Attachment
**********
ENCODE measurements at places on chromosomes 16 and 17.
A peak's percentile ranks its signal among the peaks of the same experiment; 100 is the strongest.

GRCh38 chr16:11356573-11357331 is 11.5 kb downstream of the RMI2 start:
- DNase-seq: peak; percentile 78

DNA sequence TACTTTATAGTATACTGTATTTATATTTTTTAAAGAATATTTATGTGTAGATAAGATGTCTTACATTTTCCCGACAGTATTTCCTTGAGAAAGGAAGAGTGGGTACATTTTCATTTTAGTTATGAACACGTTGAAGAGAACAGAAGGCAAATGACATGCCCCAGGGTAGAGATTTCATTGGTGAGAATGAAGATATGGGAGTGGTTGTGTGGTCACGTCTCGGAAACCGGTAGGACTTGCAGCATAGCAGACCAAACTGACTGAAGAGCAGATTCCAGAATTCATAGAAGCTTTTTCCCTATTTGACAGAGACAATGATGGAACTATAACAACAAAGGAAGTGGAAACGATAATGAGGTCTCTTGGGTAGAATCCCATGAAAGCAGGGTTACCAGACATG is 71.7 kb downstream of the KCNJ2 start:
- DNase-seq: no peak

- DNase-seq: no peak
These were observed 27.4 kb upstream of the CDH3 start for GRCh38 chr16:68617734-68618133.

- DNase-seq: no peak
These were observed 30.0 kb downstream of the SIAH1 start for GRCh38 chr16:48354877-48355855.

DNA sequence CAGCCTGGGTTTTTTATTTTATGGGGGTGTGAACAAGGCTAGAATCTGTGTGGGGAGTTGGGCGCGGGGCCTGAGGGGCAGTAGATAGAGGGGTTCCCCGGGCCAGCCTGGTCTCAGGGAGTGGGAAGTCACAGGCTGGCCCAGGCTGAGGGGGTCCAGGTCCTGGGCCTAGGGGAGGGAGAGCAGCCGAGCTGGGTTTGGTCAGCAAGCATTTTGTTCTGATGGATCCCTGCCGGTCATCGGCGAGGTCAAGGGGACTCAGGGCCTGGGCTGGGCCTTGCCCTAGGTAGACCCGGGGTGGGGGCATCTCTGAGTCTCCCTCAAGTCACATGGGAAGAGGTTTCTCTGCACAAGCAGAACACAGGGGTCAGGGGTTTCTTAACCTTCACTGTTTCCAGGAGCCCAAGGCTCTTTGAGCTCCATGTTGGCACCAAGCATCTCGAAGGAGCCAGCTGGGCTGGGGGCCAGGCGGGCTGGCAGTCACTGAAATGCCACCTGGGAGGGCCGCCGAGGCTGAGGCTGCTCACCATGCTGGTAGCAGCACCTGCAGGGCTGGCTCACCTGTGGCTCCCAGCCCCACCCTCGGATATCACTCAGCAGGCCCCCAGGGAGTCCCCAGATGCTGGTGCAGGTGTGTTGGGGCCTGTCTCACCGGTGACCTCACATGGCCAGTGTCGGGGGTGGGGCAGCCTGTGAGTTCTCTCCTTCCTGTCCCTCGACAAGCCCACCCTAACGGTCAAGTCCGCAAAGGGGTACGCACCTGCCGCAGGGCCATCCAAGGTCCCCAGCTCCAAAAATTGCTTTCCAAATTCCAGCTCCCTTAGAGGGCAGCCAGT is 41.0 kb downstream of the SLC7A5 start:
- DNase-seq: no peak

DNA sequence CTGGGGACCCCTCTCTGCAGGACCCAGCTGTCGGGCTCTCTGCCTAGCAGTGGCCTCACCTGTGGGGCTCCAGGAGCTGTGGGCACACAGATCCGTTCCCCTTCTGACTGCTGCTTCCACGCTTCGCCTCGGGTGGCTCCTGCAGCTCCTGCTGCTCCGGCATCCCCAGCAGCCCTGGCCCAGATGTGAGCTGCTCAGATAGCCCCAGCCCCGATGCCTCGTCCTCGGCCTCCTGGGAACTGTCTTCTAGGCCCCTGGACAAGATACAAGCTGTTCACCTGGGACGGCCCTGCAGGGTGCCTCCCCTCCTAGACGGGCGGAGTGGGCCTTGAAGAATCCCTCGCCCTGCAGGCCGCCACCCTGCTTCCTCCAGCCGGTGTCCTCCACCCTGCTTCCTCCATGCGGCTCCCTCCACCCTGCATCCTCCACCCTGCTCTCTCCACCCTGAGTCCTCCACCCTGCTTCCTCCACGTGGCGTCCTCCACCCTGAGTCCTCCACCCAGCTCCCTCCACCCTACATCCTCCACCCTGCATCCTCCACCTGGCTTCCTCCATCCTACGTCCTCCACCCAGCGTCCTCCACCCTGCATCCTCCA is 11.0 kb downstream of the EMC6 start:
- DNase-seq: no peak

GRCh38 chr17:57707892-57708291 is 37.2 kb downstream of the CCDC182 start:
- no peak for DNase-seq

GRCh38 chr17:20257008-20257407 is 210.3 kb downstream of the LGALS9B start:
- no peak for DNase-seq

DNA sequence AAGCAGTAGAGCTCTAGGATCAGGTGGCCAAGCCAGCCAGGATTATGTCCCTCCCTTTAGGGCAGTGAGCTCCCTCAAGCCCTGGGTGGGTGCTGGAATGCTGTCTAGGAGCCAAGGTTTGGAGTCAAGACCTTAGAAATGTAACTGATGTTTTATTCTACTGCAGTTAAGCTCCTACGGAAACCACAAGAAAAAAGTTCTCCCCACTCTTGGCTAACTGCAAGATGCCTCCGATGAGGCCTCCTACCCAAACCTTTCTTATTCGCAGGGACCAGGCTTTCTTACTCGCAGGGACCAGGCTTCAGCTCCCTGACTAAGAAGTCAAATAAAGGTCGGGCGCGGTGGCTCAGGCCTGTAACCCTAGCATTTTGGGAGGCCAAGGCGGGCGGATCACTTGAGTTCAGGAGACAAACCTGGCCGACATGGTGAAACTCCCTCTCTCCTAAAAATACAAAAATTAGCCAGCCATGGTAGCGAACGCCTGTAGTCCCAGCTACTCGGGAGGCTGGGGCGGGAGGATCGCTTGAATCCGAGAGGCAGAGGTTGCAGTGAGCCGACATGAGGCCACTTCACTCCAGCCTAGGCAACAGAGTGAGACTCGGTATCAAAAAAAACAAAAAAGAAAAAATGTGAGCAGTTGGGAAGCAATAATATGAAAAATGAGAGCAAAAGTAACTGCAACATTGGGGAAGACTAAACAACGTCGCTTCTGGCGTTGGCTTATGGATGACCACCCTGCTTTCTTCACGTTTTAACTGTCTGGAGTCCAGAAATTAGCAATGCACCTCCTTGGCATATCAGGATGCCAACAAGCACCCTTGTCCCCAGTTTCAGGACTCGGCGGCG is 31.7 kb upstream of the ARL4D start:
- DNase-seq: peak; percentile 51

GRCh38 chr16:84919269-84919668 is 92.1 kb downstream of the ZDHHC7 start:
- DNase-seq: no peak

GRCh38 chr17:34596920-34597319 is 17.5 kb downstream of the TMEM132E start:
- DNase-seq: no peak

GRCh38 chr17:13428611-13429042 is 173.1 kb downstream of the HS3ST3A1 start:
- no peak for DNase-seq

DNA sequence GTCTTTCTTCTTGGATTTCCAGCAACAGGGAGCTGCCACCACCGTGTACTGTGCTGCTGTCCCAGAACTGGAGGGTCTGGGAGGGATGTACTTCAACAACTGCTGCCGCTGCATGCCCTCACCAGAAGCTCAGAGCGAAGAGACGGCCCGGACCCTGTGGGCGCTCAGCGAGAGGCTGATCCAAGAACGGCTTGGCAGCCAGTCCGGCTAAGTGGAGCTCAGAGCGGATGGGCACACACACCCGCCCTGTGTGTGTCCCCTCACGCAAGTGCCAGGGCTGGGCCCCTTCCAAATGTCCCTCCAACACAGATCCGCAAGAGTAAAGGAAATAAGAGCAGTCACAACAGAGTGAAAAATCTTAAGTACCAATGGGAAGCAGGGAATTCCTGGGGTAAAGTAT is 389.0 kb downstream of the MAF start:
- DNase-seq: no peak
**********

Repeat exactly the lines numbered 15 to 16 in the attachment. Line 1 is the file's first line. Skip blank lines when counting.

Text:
GRCh38 chr17:57707892-57708291 is 37.2 kb downstream of the CCDC182 start:
- no peak for DNase-seq